Navigating the Payroll Crisis

May 11, 2023
3 min read

Running a business is not a piece of cake. It comes with numerous challenges, one of them being payroll management. Payroll management is often one of the most tedious and challenging tasks for any business. It can lead to serious legal implications if not handled correctly. A survey of 2178 payroll professionals conducted by the Australian Payroll Association found that 46% of respondents in large companies reported being overworked, while 28% were expected to quit in the next year.

The current trend of increasing corporate underpayments has been causing significant stress on payroll staff, leading to various negative consequences.

Tracy Angwin, the CEO of the Australian Payroll Association, stated that "the large rise in corporate underpayments is putting stress on payroll staff and leading to burnout." But what's even more alarming is that senior management do not seem to understand what is required for a compliant and efficient payroll system.

In response to the issue, the Australian government is proposing to increase the fines for workplace breaches to $4 million and is considering jail time for employers who recklessly underpay their staff. Underpayments at major corporates have soared over the past four years, making up more than half of the record $532 million in backpay recovered by the Fair Work Ombudsman in 2021-22.

Payroll management is not a one-man job, and most companies do not have enough resources to keep up with the workload. Payroll professionals often work beyond their capacity, leading to burnout and higher staff turnover rates. The survey found that payroll staff at major corporates were most likely to change jobs in the next 12 months, with 28% saying they were preparing to quit compared to 24% overall.

So, how can a business tackle this problem? Investing in payroll teams, supporting retention, and bringing in external specialists to conduct regular reviews can help to prevent underpayments. Additionally, businesses can leverage technology to ensure a compliant payroll system that reduces the burden on payroll staff.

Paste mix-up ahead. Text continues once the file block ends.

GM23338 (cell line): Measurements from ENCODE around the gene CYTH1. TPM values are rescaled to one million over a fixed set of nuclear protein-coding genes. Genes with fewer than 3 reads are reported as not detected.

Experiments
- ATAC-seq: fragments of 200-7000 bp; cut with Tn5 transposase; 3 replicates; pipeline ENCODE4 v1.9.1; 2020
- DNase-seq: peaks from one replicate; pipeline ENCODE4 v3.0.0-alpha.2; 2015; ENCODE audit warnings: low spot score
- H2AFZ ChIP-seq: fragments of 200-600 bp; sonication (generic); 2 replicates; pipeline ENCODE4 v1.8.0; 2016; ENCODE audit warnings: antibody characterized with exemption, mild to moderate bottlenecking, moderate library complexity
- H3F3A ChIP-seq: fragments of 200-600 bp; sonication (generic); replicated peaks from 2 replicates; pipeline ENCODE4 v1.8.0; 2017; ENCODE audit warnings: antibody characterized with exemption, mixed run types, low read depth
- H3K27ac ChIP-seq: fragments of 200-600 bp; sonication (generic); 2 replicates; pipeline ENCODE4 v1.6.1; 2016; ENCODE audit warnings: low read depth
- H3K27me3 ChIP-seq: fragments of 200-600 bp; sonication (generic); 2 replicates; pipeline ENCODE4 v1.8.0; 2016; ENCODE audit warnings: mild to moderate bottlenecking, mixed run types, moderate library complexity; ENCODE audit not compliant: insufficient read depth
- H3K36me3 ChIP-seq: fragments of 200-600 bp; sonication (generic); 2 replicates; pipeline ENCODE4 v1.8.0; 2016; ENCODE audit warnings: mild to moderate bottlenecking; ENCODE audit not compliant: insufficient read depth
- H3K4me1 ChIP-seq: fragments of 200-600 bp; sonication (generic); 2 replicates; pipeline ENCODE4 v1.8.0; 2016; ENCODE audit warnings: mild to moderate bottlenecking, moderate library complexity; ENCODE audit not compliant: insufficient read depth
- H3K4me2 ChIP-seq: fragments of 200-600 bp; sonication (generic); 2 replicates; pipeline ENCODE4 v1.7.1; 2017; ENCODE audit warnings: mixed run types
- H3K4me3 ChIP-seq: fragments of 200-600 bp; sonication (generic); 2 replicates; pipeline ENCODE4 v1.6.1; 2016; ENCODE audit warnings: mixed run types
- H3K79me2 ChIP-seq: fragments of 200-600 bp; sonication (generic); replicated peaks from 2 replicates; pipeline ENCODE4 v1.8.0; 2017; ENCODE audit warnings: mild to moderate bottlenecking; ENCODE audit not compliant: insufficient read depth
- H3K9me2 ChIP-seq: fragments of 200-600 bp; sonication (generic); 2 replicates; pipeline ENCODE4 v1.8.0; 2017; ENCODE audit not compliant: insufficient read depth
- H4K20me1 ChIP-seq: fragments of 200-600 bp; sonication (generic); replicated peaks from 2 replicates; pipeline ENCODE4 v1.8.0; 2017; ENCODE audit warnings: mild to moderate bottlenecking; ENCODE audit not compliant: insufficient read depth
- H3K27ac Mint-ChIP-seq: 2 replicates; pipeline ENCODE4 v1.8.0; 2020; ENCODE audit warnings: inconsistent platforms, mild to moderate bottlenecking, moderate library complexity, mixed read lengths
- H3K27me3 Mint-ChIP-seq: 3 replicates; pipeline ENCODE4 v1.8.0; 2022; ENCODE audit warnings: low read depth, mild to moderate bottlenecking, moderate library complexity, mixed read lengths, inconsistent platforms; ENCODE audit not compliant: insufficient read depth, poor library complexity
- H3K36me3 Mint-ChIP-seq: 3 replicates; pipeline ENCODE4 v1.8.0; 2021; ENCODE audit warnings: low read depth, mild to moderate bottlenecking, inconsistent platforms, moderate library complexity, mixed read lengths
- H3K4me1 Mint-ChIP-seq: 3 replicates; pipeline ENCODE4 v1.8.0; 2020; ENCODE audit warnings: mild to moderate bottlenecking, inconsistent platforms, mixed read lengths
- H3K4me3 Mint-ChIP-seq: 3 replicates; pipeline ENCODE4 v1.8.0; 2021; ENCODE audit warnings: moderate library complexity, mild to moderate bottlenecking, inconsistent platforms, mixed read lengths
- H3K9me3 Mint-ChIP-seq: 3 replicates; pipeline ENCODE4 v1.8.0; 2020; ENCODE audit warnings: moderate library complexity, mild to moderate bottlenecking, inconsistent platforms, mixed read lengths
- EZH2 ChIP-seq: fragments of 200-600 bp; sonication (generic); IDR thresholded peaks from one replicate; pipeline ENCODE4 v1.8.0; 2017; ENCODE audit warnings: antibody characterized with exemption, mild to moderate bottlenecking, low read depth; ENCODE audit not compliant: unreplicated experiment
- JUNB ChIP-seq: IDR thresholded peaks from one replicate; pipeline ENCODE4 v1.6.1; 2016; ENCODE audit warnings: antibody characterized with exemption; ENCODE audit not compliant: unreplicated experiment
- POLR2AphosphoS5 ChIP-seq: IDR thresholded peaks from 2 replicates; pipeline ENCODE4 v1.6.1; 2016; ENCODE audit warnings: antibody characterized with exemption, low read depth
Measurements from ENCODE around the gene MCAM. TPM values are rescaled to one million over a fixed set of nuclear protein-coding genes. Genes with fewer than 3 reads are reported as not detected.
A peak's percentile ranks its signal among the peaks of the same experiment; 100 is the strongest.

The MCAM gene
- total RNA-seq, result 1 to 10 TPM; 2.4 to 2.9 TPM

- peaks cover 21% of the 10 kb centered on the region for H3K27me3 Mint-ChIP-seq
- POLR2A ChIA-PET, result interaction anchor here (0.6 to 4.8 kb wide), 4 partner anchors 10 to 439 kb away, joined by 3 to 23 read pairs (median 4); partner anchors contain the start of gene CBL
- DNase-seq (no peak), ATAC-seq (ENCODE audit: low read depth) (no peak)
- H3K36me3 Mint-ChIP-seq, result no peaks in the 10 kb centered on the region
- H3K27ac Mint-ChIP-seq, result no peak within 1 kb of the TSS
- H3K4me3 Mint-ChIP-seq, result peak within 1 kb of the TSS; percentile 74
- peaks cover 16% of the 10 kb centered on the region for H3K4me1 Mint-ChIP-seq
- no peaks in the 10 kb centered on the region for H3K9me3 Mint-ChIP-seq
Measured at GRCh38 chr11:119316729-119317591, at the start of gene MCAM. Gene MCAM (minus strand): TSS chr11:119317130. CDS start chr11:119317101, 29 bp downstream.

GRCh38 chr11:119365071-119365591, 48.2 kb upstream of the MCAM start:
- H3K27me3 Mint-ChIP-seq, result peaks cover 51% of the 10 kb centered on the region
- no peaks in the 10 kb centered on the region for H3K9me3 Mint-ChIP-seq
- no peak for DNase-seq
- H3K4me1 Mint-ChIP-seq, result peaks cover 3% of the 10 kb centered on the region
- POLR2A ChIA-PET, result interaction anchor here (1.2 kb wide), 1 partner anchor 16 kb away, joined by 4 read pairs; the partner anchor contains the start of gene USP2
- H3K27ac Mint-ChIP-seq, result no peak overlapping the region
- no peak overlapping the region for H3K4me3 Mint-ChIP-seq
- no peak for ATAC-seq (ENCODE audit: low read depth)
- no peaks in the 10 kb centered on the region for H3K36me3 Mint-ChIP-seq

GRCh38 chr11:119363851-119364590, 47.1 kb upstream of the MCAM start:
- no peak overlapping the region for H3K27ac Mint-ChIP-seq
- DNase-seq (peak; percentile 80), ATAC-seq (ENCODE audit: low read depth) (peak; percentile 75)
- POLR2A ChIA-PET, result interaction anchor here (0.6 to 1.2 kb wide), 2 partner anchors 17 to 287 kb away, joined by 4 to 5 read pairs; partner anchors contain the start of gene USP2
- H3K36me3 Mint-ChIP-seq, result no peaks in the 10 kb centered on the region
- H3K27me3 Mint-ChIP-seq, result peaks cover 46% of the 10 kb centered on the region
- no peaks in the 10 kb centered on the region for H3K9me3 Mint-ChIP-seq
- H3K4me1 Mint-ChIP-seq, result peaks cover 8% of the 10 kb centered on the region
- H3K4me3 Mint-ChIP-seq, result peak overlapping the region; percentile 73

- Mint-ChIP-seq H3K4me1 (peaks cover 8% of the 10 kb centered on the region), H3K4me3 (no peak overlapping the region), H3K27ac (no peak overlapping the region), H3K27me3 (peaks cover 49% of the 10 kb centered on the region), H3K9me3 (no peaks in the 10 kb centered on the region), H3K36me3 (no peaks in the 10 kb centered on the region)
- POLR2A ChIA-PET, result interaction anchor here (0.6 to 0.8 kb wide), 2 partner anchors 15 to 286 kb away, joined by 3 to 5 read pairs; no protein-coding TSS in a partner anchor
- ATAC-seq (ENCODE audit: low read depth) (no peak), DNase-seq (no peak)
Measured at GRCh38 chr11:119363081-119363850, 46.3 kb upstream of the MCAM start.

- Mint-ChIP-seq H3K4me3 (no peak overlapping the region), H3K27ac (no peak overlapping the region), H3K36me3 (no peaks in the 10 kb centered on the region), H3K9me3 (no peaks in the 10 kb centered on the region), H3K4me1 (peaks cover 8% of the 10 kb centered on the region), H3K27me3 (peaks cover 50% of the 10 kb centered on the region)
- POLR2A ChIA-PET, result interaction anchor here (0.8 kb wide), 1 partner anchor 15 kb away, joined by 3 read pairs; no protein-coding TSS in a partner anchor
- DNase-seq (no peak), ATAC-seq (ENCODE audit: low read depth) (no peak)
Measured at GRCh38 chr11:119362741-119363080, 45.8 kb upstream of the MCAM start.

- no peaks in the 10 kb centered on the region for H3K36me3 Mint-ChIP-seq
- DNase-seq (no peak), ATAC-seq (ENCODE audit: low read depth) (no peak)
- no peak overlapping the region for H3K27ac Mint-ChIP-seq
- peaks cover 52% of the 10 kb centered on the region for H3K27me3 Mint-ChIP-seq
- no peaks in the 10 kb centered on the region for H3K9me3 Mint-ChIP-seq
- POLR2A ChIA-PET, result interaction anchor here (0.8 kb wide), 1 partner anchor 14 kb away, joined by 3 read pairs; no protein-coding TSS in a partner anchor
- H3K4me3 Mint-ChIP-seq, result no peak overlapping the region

A reliable payroll software can significantly reduce the workload of payroll staff and help businesses stay compliant with the latest regulations.

By automating routine tasks such as tax calculations and payslip generation, payroll software can help reduce the margin of error and increase the accuracy of payroll processing. This, in turn, reduces the risk of underpayments and associated legal consequences.

Moreover, payroll software can improve the efficiency of the payroll process. By reducing the time spent on routine tasks, payroll staff can focus on more important tasks, such as conducting audits and identifying compliance issues. In this way, businesses can ensure that their payroll systems are always compliant and free from errors, reducing the risk of underpayments and legal implications.

It's crucial for companies to ensure that their payroll systems are running smoothly and that they're in compliance with the law. As Tracy Angwin points out, "With the increasing wage theft laws coming in and liabilities on executives and company directors, employers cannot just hope that their payroll people get it right, and without any oversight." The rise in underpaid staff is causing burnout among payroll professionals, and this situation is only expected to get worse. Investing in the right software and training can help alleviate some of the burden on payroll staff, as well as ensure that the company is in compliance with regulations. With the right tools and support, companies can avoid the pitfalls of underpayment and provide a fair and equitable workplace for all employees.


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